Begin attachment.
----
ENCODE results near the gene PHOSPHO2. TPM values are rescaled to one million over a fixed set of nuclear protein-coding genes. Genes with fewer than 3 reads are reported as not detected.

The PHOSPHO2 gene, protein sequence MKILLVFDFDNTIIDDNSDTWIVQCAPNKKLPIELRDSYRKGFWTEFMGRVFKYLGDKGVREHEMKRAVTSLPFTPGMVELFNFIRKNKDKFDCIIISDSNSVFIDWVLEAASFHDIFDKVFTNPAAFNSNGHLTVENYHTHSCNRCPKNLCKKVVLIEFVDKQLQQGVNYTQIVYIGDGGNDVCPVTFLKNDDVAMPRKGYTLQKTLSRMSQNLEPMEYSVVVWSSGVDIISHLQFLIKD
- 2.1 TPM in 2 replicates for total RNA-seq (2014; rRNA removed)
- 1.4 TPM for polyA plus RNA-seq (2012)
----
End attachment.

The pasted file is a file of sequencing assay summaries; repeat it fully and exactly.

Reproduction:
ENCODE results near the gene PHOSPHO2. TPM values are rescaled to one million over a fixed set of nuclear protein-coding genes. Genes with fewer than 3 reads are reported as not detected.

The PHOSPHO2 gene, protein sequence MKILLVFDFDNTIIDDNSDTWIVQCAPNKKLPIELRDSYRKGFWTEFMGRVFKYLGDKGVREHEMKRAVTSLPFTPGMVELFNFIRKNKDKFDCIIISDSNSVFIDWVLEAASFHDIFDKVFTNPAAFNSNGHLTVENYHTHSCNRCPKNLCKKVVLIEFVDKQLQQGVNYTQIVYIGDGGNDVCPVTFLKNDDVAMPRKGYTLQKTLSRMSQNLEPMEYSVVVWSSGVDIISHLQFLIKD
- 2.1 TPM in 2 replicates for total RNA-seq (2014; rRNA removed)
- 1.4 TPM for polyA plus RNA-seq (2012)